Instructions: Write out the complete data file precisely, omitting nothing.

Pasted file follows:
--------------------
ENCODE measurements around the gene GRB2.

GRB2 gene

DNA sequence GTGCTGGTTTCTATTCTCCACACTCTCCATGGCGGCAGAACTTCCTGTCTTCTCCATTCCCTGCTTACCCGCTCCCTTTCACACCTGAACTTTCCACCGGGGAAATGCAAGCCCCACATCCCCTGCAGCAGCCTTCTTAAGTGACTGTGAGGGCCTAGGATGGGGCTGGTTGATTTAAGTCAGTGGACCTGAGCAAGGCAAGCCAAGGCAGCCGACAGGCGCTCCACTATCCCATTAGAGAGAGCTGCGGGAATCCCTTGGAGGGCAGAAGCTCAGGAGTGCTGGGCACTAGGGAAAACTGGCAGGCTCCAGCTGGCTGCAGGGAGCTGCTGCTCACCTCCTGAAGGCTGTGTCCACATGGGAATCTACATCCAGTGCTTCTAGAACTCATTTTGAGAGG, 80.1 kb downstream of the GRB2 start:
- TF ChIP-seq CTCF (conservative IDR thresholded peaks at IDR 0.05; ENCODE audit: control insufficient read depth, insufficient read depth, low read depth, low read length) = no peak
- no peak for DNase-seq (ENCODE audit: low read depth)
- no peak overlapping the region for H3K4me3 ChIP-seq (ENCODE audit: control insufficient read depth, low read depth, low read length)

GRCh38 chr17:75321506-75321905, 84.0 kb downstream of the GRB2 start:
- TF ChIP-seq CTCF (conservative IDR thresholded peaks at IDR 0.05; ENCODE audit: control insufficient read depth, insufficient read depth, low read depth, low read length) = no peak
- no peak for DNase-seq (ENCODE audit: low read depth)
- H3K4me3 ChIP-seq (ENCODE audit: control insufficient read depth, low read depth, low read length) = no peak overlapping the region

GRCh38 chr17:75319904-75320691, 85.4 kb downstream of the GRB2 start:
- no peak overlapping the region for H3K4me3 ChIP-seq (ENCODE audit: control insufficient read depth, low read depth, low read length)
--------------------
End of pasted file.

ENCODE measurements around the gene GRB2.

GRB2 gene

DNA sequence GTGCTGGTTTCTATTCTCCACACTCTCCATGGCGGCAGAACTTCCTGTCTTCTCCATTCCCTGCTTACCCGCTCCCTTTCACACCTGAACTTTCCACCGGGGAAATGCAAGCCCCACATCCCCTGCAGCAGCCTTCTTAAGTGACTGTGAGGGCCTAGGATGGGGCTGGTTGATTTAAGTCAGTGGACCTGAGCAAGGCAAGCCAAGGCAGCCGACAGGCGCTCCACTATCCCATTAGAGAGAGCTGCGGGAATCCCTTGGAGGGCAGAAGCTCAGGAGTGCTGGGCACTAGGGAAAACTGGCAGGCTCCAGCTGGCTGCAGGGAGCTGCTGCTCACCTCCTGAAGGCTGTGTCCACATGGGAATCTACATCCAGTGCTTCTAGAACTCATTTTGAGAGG, 80.1 kb downstream of the GRB2 start:
- TF ChIP-seq CTCF (conservative IDR thresholded peaks at IDR 0.05; ENCODE audit: control insufficient read depth, insufficient read depth, low read depth, low read length) = no peak
- no peak for DNase-seq (ENCODE audit: low read depth)
- no peak overlapping the region for H3K4me3 ChIP-seq (ENCODE audit: control insufficient read depth, low read depth, low read length)

GRCh38 chr17:75321506-75321905, 84.0 kb downstream of the GRB2 start:
- TF ChIP-seq CTCF (conservative IDR thresholded peaks at IDR 0.05; ENCODE audit: control insufficient read depth, insufficient read depth, low read depth, low read length) = no peak
- no peak for DNase-seq (ENCODE audit: low read depth)
- H3K4me3 ChIP-seq (ENCODE audit: control insufficient read depth, low read depth, low read length) = no peak overlapping the region

GRCh38 chr17:75319904-75320691, 85.4 kb downstream of the GRB2 start:
- no peak overlapping the region for H3K4me3 ChIP-seq (ENCODE audit: control insufficient read depth, low read depth, low read length)